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Female androgenic alopecia in young women

11 January 2022


Female androgenic alopecia in young women | Dr de Freitas

Androgenic alopecia in young women is not as common as it is in young men, but it is still a concern that affects self-esteem. 

This type of alopecia is characterized by a progressive hair loss, in young women it usually occurs gradually and rarely reaches an advanced stage.

What is it and how do I know I have female androgenic alopecia?

Androgenic or androgenic alopecia is the most common form of baldness in women. It particularly affects more men than women, but there is also a high number of young women who suffer from it. 

In women, hair thinning can be diffuse, alopecia manifests itself in a progressive loss of hairs, which are replaced by finer, almost invisible hairs in response to the circulation of androgens. 

In this type of alopecia the hair cycle is affected, reducing the number of hairs in the growth phase and producing a relative increase of those follicles in the resting phase.

The hairline in women begins to become wider and less populated. Sometimes in young women it does not cause total baldness, but it does cause very thin and low quality hair. 

You can say that you have androgenic alopecia if you present:

  • Prolonged hair loss
  • Loss of hair volume or density
  • Thin and brittle hair
  • Appearance of light or bald areas with little hair.

How is alopecia diagnosed in women?

Loss of hair density is the first evidence, followed by hair loss. To make a correct diagnosis it is necessary to go to a hair center, where a specialist will perform an analysis or examination of the scalp. 

To diagnose alopecia in women, the trichologist will perform a hair analysis with a digital microscope, during the examination he will be able to collect all the visual information that is detected, then a report will be made to evaluate the case accurately.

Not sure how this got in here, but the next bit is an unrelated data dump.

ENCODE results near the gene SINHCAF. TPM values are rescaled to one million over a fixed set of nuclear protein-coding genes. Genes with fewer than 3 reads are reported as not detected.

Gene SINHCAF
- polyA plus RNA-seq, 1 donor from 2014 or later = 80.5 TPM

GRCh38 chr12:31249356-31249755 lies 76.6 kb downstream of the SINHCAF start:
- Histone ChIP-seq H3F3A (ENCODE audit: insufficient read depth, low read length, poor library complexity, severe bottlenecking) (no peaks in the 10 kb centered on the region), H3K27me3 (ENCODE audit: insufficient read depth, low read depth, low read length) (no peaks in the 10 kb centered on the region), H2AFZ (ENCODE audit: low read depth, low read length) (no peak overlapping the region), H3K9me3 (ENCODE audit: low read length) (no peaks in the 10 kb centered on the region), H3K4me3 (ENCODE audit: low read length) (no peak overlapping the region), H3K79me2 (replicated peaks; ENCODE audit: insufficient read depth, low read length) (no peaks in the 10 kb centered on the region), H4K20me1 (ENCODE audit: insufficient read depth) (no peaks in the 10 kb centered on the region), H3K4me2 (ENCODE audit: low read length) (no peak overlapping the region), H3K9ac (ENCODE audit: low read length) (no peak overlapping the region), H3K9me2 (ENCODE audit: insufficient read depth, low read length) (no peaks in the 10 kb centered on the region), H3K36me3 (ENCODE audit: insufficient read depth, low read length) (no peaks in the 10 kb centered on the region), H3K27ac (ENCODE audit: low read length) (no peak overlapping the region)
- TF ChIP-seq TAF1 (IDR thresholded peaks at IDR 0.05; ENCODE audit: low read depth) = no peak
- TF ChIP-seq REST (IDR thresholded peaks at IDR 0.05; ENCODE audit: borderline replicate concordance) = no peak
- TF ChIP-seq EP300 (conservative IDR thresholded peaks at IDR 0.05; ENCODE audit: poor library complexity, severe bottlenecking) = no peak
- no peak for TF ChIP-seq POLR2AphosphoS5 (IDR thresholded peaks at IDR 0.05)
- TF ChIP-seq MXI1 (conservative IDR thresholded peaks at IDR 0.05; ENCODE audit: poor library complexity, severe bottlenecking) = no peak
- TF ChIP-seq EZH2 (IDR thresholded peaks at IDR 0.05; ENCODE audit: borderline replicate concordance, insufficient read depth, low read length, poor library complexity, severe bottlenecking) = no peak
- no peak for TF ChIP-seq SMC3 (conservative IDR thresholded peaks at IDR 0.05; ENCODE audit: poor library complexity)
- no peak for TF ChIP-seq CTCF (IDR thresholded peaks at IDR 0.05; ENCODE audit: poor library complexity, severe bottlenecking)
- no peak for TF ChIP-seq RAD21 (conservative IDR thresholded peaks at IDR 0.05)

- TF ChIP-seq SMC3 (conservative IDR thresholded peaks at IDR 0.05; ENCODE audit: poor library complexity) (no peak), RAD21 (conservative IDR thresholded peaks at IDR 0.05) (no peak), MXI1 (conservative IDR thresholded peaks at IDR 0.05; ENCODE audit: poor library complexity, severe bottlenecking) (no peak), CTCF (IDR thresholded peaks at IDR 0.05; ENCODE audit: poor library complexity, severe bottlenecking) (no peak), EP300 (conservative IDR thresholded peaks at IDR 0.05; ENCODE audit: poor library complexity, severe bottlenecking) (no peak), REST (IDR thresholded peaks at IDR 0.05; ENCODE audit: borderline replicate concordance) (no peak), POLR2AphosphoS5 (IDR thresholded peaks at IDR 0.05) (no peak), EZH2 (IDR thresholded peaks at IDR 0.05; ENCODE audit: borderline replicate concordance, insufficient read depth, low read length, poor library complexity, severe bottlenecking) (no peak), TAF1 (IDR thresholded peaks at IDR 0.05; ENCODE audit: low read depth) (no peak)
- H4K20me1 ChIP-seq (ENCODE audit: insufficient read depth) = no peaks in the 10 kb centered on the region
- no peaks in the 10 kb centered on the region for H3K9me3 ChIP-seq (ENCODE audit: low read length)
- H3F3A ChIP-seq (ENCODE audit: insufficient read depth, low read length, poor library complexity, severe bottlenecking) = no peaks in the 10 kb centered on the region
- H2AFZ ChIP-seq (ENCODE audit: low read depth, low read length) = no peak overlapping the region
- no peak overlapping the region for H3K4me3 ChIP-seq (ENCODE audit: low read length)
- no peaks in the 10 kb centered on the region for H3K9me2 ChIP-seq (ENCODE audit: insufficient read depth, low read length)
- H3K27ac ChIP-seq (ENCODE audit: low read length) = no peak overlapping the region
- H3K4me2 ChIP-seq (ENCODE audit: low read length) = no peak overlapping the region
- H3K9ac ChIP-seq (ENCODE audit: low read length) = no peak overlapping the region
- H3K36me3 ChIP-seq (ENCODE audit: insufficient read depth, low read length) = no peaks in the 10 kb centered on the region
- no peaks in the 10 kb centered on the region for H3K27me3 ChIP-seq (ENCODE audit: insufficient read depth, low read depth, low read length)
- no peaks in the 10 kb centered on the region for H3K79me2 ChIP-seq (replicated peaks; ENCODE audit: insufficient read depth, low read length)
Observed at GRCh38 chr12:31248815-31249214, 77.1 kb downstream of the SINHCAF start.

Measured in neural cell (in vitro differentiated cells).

In most cases it can be diagnosed simply by the symptoms it generates, such as a gradual loss of capillary density giving way to the appearance of thinning areas. 

Androgenic alopecia in women can be perceived as follows:

  • Crown: Hair loss is concentrated on the top of the head (crown). This hair loss occurs homogeneously, and begins to be seen when this area becomes lighter and the scalp can be seen.
  • Christmas tree: It starts at the top of the head and becomes visible in the case of parted hairstyles. It appears more pronounced near the forehead, where the scalp is more visible, and continues, from more to less, to the crown of the head. It simulates the shape of a fir tree, whose base is wider than the crown.
    In young women it can appear between the ages of 20 and 30, and if it is not stopped as soon as possible, it will increase over time.
  • Diffuse hair loss: As we can infer, it is characterized by heterogeneous alopecia. It is seen in a generalized form from the beginning, and so continues in more advanced stages, with no areas more particularly affected than others.

Young women in their 20s and 30s are most at risk of developing the hair disease. Fortunately, it can be stopped. Not all women suffering from androgenic alopecia will reach the most advanced stage, but starting treatment as early as possible will help prevent progression, especially if it is diagnosed in the early stages.

Causes of female androgenic alopecia

The causes of androgenic alopecia are genetic and hormonal, which distinguishes it from telogen effluvium, which also progresses faster and can also affect the sides and back of the head.

The main causes of androgenic alopecia are stress, medication intake, dietary deficits and lifestyle.

  1. Stress: Excessive worrying can cause hair loss and has a real basis. Stressful situations can exacerbate an existing alopecia problem or even be its main cause. 
  2. Medications: The use of certain medications and treatments such as the contraceptive pill, antidepressants or anticoagulants can cause hair loss as a side effect.
  3. Dietary deficiencies: A diet deficient in vitamins can affect hair health, leading to hair loss.
  4. Lifestyle: This, along with an improper diet, can create complications that exacerbate our overall health, leading to conditions that also affect hair loss.